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Sunday, 24 March 2013

Bow and Arrow

The major preoccupation for pre-historic man was killing whatever moved, and devising ever more efficient means to do it. For centuries hunters relied only on what missiles they had the strength to throw, breaking bones with sticks and stones. That changed somewhere in Africa, sometime more than 30,000 years ago, when the earliest archers emerged with bows and arrows.

The earliest recovered weapons, dating from around 9,000 BC, were unearthed near Hamburg. with the bow made of pine and points of flint on the arrows.

The cross bow was invented by the Chinese and records of its usage goes back to as far as the Three Kingdom Period (220 AD-280 AD).

Crossbows were built in Europe about 800 years ago. The bow had a rifle-like stock and was held sideways. It was so strong that sometimes it took two men to hook the string and arrow to the trigger. The arrow was fired by pulling the trig­ger.

The fifteenth-century English longbow was best. It was made of wood. A good archer could shoot it accurately for 400 yards (364 meters).

During the Middle Ages Oxford University in England had rules that specifically forbid students from bringing bows and arrows to class.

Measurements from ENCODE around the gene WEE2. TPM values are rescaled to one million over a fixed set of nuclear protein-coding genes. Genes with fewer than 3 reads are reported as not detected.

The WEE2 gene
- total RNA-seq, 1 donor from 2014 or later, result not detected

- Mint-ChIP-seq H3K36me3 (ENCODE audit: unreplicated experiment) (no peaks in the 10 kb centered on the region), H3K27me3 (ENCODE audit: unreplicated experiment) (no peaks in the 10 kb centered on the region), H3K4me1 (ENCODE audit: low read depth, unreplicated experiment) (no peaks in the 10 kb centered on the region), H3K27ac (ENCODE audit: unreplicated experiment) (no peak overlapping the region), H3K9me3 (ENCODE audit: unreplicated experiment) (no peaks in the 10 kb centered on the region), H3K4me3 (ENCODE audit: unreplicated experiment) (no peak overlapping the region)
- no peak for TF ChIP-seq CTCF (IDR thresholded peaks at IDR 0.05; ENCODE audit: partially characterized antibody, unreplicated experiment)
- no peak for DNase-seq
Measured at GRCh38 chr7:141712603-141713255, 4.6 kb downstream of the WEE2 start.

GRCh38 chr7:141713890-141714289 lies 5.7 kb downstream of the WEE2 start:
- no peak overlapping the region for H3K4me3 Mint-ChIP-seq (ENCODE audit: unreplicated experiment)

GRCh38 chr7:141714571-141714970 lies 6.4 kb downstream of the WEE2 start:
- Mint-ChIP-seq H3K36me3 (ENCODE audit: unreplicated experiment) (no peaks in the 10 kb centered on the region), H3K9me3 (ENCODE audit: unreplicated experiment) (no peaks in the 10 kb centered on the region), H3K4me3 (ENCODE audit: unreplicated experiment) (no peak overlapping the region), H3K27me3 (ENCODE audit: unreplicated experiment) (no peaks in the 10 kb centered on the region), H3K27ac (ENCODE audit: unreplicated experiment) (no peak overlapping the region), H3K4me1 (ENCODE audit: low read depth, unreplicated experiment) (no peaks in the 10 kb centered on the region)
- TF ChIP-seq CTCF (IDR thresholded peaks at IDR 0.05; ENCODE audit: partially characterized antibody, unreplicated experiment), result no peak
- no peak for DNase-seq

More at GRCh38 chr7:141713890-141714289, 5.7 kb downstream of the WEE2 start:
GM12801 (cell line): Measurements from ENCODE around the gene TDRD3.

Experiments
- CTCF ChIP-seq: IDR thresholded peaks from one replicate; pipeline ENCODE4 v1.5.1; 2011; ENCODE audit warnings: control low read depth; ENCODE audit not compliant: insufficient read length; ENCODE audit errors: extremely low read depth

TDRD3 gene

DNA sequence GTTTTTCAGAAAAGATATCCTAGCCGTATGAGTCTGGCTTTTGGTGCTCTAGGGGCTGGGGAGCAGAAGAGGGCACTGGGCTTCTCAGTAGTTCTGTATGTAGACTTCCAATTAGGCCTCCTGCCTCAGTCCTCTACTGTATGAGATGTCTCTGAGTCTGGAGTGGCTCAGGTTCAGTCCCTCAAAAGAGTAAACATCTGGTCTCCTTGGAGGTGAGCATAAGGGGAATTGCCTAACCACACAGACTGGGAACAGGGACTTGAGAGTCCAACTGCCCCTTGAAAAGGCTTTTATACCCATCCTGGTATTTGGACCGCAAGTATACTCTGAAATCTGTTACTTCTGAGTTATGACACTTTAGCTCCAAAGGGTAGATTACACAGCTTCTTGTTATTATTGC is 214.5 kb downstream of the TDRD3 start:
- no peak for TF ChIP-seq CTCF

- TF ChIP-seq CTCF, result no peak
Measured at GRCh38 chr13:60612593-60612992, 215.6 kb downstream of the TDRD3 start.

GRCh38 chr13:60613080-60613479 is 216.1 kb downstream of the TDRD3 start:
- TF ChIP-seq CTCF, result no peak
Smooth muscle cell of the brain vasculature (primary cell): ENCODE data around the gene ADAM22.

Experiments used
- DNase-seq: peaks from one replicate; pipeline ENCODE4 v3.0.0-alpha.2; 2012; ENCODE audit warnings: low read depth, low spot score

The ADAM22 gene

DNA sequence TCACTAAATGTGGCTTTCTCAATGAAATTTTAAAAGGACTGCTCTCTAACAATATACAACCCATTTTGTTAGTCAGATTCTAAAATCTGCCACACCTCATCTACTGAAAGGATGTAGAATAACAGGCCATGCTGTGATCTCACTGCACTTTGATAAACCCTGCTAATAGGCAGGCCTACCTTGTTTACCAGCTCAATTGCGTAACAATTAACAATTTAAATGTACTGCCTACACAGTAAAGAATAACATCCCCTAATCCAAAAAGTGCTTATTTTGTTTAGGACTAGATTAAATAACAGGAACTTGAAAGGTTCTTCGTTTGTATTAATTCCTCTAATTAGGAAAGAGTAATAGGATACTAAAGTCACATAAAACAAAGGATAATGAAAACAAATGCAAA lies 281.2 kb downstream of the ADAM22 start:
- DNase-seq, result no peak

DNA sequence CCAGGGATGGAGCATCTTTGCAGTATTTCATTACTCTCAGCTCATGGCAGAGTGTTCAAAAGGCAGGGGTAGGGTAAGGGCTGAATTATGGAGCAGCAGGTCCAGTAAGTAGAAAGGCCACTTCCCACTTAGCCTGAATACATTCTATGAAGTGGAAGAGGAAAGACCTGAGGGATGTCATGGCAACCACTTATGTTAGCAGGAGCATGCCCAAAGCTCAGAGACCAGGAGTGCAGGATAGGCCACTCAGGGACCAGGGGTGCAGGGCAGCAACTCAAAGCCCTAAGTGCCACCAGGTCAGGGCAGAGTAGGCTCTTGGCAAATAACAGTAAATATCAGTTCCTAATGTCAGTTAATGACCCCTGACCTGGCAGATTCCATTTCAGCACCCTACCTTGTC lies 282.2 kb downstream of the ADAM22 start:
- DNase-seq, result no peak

In 1403 Prince Henry, the 15-year-old son of England’s Henry IV was in command of the English forces battling the Percys and Neville at Shrewsbury. Unfortunately an arrow hit the prince and an arrowhead was lodged in his cheekbone. His father’s surgeon, Bradmore stretched the gash in his cheek with sticks wrapped in linen dipped in white wine, a natural disinfectant. Then a pair of special tongs was inserted, the arrowhead found and withdrawn. The wound was washed with more white wine and covered with honey. Six weeks later the prince’s face had healed.

In 1415 a medieval knight Sir Dafydd Gam was hit by an arrow in his eye at Agincourt. From this unfortunate incident comes the expression “gammy” meaning “lame or crippled”.

The arrows used by English longbowmen at Agincourt were a ‘clothyard’ long, about 94cm (just over 3ft).

After about 1500, guns became more useful than bows and arrows for hunting and war.

A Japanese bow is about 7 to 9 feet in length, much longer than Western bows.

The modern recurve bow used in the Olympic archery competition is based on a design from 1500 BC.

Sources The Independent 3/11/07,

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